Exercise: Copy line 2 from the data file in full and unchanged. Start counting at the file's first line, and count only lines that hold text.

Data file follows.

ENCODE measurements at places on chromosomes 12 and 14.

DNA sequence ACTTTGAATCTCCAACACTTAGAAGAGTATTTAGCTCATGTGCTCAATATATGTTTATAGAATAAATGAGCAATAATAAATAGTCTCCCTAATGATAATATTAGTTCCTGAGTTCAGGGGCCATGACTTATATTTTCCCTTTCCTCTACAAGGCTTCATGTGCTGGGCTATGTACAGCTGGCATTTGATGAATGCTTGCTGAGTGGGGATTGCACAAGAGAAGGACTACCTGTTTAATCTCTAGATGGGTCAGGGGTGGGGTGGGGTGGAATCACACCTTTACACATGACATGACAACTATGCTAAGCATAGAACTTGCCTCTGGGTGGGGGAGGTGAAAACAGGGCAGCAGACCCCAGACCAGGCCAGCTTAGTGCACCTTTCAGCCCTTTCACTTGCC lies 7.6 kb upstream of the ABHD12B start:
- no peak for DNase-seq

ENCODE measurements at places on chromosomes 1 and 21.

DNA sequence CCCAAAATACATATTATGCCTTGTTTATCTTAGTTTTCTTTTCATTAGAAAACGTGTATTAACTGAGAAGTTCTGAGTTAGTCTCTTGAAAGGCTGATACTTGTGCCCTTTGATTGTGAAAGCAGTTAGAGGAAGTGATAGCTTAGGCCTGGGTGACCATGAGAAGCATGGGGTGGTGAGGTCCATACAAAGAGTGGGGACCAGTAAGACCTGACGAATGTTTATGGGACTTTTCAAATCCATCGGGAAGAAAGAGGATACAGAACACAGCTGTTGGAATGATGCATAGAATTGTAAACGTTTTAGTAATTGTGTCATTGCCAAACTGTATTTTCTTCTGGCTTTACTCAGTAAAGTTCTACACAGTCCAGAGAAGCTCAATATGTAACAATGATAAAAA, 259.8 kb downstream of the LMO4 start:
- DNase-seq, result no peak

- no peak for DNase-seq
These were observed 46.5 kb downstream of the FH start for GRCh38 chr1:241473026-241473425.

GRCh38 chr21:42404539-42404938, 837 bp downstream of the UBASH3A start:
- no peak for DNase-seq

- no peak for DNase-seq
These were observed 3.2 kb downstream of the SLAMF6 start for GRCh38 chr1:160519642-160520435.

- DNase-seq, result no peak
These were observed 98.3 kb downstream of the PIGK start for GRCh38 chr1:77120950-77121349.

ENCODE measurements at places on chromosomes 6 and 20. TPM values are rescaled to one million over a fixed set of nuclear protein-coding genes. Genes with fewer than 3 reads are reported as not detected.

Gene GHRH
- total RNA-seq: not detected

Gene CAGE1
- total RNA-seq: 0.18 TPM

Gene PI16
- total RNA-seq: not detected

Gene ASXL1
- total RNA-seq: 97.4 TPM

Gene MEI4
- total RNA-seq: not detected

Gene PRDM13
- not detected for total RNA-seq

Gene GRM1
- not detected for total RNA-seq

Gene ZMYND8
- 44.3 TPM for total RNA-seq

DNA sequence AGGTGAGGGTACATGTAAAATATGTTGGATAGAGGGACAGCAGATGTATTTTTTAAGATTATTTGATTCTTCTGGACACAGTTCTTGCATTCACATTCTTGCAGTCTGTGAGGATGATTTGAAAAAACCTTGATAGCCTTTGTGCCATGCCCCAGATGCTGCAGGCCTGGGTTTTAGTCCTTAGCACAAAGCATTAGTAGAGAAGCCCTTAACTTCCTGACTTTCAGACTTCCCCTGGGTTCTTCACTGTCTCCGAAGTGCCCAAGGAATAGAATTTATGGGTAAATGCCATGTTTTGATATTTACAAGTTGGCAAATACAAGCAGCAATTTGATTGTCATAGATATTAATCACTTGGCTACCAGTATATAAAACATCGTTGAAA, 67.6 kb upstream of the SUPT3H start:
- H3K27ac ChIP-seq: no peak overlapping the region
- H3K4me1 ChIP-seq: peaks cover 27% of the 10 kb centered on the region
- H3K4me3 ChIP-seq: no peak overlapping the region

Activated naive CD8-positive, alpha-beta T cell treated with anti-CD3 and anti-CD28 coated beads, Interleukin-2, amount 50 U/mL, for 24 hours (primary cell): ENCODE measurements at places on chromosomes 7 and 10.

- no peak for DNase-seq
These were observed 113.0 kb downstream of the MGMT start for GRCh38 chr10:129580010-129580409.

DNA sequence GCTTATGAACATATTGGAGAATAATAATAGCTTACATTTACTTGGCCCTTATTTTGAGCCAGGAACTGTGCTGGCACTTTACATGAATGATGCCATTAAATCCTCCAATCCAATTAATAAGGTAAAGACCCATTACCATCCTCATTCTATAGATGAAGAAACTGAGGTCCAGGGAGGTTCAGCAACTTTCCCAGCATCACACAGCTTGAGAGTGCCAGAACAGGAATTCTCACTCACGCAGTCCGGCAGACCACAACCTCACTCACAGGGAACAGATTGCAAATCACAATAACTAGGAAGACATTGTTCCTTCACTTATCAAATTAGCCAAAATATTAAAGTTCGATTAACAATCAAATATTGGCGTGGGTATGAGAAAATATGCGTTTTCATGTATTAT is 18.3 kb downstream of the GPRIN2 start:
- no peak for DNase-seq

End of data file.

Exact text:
DNA sequence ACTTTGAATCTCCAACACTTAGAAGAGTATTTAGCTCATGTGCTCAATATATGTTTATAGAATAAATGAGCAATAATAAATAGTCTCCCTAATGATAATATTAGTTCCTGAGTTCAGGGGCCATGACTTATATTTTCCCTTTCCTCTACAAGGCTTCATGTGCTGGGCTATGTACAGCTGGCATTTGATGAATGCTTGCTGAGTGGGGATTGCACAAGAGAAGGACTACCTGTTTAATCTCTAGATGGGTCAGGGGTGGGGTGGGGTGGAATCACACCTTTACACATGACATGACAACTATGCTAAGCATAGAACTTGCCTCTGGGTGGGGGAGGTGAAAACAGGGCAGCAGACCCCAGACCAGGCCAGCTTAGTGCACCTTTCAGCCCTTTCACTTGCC lies 7.6 kb upstream of the ABHD12B start: